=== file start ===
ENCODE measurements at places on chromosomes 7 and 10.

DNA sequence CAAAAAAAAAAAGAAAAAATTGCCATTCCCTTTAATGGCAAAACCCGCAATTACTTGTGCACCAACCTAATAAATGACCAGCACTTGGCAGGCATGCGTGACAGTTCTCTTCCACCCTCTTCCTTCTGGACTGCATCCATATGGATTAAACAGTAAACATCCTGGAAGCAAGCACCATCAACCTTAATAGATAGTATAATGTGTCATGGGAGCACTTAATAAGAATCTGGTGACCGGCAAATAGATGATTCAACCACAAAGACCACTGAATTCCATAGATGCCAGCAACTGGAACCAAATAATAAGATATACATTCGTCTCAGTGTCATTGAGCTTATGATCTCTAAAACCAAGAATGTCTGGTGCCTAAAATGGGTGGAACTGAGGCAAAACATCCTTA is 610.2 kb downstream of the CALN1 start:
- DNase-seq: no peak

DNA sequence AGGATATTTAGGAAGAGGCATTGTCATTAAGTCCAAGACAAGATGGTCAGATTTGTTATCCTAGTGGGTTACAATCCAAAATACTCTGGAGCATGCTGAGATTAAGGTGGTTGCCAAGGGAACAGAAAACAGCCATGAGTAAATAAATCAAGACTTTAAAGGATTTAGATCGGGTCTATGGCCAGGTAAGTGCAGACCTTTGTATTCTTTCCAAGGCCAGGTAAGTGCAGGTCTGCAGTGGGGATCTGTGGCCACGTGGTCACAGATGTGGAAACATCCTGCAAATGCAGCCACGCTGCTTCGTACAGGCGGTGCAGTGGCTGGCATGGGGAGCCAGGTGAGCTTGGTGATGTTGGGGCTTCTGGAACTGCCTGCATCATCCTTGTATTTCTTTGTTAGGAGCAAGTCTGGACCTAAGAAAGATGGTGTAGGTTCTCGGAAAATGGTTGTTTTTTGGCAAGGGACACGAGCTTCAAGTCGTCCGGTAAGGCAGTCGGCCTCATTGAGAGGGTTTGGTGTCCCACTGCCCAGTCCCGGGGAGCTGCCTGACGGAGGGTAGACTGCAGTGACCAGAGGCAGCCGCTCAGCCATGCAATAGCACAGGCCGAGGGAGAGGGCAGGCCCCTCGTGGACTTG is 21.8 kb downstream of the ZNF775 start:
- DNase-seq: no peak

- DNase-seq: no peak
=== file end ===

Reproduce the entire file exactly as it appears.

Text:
ENCODE measurements at places on chromosomes 7 and 10.

DNA sequence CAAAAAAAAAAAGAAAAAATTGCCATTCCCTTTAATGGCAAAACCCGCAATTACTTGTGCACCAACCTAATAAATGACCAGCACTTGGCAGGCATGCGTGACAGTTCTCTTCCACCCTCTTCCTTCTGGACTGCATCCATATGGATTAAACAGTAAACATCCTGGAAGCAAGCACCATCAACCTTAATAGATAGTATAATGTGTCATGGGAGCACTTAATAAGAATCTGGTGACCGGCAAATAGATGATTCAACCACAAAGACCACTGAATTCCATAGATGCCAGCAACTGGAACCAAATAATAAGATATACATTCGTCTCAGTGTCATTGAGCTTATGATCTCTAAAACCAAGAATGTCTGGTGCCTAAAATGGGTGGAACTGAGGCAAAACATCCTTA is 610.2 kb downstream of the CALN1 start:
- DNase-seq: no peak

DNA sequence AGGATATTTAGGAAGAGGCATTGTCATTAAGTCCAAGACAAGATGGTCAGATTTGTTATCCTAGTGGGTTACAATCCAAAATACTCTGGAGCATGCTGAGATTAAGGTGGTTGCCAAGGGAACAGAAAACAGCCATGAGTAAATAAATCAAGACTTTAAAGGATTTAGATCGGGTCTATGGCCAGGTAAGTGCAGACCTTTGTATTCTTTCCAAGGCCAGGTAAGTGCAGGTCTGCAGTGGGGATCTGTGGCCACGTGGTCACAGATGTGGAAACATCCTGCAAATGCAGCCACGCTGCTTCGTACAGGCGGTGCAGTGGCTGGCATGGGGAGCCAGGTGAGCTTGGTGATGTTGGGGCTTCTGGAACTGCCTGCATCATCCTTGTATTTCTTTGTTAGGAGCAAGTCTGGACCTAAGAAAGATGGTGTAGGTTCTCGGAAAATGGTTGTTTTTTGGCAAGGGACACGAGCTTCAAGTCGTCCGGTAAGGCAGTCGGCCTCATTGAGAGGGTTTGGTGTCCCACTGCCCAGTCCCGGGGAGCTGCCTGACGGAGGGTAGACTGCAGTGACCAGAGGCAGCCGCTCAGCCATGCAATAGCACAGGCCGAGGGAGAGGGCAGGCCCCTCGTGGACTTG is 21.8 kb downstream of the ZNF775 start:
- DNase-seq: no peak

- DNase-seq: no peak